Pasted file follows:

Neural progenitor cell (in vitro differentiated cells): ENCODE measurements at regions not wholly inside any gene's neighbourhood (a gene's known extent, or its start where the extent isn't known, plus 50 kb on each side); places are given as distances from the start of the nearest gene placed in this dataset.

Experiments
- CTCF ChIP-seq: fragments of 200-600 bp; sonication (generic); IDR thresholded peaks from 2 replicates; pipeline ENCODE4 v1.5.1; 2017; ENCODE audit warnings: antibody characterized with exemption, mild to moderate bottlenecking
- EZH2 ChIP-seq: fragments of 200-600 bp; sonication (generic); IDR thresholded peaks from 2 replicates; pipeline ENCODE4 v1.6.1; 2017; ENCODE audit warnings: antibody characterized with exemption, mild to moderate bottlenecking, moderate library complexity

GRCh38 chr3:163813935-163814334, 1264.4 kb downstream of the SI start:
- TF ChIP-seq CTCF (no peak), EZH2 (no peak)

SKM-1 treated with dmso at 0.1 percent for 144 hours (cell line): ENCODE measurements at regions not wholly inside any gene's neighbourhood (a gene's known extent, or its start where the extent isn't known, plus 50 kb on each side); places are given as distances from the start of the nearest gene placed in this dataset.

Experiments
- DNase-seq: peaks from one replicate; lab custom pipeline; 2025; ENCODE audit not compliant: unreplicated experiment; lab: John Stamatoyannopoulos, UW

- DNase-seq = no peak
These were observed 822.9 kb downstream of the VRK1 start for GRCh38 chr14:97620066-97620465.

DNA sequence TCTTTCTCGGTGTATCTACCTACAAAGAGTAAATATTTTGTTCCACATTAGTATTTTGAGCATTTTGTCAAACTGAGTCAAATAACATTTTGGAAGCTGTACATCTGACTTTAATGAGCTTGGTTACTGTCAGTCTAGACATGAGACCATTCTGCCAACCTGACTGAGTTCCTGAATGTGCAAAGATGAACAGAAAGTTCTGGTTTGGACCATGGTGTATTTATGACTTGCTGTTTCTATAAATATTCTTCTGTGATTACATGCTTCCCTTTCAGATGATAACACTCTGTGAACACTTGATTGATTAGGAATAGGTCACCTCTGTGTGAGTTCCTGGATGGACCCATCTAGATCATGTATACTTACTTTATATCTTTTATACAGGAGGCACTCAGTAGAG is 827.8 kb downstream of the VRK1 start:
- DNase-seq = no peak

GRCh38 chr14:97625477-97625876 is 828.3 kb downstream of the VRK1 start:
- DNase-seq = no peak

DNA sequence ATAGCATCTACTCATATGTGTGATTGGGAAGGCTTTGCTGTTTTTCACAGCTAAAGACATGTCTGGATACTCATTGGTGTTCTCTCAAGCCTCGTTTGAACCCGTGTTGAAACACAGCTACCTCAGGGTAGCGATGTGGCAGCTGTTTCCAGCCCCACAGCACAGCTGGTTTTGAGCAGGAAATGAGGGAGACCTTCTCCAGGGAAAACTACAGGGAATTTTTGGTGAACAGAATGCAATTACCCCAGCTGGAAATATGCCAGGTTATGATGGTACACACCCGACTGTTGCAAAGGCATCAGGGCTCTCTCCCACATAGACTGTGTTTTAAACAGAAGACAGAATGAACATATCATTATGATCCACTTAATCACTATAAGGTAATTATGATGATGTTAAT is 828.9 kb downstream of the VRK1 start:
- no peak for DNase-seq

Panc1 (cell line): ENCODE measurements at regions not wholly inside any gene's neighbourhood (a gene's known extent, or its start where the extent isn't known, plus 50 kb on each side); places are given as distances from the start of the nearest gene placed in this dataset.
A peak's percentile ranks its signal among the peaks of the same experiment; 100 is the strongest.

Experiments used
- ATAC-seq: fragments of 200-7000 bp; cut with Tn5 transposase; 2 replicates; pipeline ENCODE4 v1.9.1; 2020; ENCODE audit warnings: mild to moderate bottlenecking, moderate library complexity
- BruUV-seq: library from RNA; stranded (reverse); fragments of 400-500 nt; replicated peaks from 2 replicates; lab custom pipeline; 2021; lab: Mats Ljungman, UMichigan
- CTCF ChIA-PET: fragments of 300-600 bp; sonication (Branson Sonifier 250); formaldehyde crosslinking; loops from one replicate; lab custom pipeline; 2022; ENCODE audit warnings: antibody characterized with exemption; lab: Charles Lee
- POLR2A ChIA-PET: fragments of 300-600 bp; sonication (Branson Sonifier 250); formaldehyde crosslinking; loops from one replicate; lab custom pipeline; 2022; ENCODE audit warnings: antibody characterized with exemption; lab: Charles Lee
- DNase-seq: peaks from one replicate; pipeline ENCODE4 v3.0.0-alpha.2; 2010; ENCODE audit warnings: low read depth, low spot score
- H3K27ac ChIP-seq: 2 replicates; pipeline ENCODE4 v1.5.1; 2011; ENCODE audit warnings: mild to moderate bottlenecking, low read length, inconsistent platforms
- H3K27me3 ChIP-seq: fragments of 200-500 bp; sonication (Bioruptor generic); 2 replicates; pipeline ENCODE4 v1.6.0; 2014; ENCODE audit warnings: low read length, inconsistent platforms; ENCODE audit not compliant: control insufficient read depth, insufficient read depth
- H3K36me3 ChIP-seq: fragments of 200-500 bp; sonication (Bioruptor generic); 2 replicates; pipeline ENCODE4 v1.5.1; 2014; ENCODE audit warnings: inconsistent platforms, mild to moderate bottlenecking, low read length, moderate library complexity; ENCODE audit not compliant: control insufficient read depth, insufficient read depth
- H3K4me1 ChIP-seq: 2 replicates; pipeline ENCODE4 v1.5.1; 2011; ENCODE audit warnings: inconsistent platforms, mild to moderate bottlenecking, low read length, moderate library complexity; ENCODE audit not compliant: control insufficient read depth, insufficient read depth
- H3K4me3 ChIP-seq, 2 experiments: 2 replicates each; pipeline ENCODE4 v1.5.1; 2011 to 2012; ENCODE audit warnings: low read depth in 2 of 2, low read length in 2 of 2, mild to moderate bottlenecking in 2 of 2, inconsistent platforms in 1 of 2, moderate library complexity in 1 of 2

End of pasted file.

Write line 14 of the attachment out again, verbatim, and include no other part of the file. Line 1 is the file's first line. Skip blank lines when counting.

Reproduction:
GRCh38 chr14:97625477-97625876 is 828.3 kb downstream of the VRK1 start: